Friday’s vote to legalize same-sex marriage in New York State was narrow, 33 to 29. It comes 42 years after the genesis of the gay rights movement in June 1969 at the Stonewall Inn, a bar in the West Village in New York City.
California, long touted to be a progressive state may now only seem so in comparison to Bible Belt states.
Bill Maher said on, “Somehow bigotry won out here, even in liberal California. We voted to outlaw gay marriage. … But I have to stand with the gays on this. Gay people, I think, have every right to insist that they will not be happy until they’re allowed to be miserable.”
As with everything in life, there can be no good unless it is accompanied with a measure of bad. To find the bad in things, I’ve heard, is easy; to find the good is what is supposed to be difficult.
A friend, I’ll call her Kate, told me of her parents’ separation after she and her sister reached adulthood. Her father went to live with his male partner leaving her mother alone and confused. Kate didn’t seem troubled by the event but rather relieved that her father was finally happy.
“He is glowing,” she said.
A question jumped in my mind after learning of the law’s passing in N.Y.: what if this law had been on the books before Kate was born and her father had married his now-partner and not her mother? Sure, gays can adopt and donate their sperm but I’m convinced there would be no Kate.
Kate is a definite benefit to the world. We don’t have to take the word of her four kids or the many parents who thanked her for giving care day-in-day-out to their premature babies when she was a neonatal intensive care unit nurse. She has touched many lives with her devotion to doing the Christian duty.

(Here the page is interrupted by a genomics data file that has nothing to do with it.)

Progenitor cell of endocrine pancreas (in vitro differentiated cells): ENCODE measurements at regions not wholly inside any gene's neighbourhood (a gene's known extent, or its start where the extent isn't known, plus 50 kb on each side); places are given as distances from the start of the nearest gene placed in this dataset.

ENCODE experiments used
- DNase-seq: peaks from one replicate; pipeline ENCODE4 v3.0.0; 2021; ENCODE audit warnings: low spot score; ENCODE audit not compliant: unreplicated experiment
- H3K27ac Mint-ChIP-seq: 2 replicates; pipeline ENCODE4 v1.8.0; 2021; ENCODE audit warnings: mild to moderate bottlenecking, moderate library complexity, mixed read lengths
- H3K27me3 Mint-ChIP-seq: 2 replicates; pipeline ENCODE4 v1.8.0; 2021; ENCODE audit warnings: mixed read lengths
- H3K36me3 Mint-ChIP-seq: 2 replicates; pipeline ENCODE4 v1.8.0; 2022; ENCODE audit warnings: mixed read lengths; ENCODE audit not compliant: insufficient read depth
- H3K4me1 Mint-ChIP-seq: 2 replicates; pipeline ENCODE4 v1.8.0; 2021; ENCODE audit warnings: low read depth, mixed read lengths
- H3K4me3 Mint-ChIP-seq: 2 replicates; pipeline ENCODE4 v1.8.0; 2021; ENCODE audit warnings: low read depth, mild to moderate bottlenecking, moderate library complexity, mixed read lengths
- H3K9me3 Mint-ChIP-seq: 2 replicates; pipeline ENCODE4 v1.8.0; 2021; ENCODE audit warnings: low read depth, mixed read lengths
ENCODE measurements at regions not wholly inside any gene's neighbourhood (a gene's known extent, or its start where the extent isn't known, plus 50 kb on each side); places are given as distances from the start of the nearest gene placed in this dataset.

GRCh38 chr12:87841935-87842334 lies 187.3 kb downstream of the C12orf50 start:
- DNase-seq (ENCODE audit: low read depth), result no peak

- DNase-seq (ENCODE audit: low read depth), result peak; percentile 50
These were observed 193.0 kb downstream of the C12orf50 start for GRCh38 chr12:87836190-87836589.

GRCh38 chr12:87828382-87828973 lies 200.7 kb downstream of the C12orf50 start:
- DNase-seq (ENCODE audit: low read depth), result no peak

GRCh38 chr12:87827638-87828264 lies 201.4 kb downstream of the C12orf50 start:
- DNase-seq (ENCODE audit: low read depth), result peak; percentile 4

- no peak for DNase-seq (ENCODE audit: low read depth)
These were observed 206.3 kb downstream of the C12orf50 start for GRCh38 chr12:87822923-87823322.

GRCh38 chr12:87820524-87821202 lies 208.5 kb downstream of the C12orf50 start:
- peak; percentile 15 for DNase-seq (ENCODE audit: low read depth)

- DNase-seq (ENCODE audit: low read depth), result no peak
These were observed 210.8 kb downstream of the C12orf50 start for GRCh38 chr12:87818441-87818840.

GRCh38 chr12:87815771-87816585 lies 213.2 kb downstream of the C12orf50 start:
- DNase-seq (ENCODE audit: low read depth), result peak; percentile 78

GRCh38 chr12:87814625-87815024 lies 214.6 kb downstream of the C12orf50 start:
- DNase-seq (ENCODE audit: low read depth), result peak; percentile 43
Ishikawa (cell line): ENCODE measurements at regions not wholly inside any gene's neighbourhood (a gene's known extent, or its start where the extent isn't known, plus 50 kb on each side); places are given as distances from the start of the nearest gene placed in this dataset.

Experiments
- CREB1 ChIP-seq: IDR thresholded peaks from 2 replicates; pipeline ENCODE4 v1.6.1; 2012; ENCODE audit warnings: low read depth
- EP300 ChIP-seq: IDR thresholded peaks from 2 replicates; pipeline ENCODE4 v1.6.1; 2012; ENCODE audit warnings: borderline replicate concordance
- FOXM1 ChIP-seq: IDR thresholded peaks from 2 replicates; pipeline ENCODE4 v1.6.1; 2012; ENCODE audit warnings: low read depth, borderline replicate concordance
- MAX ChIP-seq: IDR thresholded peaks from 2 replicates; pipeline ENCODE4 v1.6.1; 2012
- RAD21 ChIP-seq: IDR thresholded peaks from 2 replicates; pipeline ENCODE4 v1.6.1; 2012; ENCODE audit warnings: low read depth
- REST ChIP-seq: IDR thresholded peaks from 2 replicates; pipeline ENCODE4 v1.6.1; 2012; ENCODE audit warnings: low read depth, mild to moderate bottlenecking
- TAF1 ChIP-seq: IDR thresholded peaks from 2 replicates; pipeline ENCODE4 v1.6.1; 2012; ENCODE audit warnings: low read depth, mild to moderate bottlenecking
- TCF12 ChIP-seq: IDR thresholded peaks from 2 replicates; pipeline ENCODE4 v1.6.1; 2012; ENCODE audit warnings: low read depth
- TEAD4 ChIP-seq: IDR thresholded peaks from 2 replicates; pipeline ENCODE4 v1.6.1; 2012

If the entire issue were limited to whether Kate would exist or not, I would have no trouble forcing her father, gay or not, to marry her mother and make babies until a Kate came out. But the reality is that the happiness and rights of so many are what is at stake. No matter how nature connected the internal wiring that makes us swing one way or the other, we all have the same rights. We have the right to choose how best to live our lives, not the government or religion.
As far as the Catholic Church is concerned, Kate’s father, me and countless others are still married to a previous partner because we have either not requested or been granted an annulment. My current wife would beg to differ with the pope on this matter. The New York Times reported that New York’s Catholic bishops said “The passage by the Legislature of a bill to alter radically and forever humanity’s historic understanding of marriage leaves us deeply disappointed and troubled.”
We have to accept that the main reason we are here is because there has been change in the past and that we will not be here in the future if we cannot adapt to change.
While I probably would not have joined the crowd at Sheridan Square, outside the Stonewall Inn to celebrate (it would anger my wife), I congratulate them on their victory, and applaud the lawmakers who took a courageous step in the direction of change; for better or for worse.
For those who are opposed to this change on the grounds that it somehow reduces the value of a church-sanctioned traditional marriage I recommend they evaluate their marriage in 30 days (when same-sex marriages will begin in NY) and see if it is worth any less. For those who feel they don’t have a horse in the race and have stood idly by letting the discourse occur without taking a position, I remind you life is a web that links us all. To those who have fought arduously for this change, I salute you and hope you will take a look at the long list of other changes in the inequity department that need to be addressed.
If we are to risk not having unhappily married gay men sow their seed to sprout future Kates, it is indeed a sad trade-off. However, we can look forward to these same-sex couples adopting and caring for the many children we heterosexuals have made and abandoned to their fate.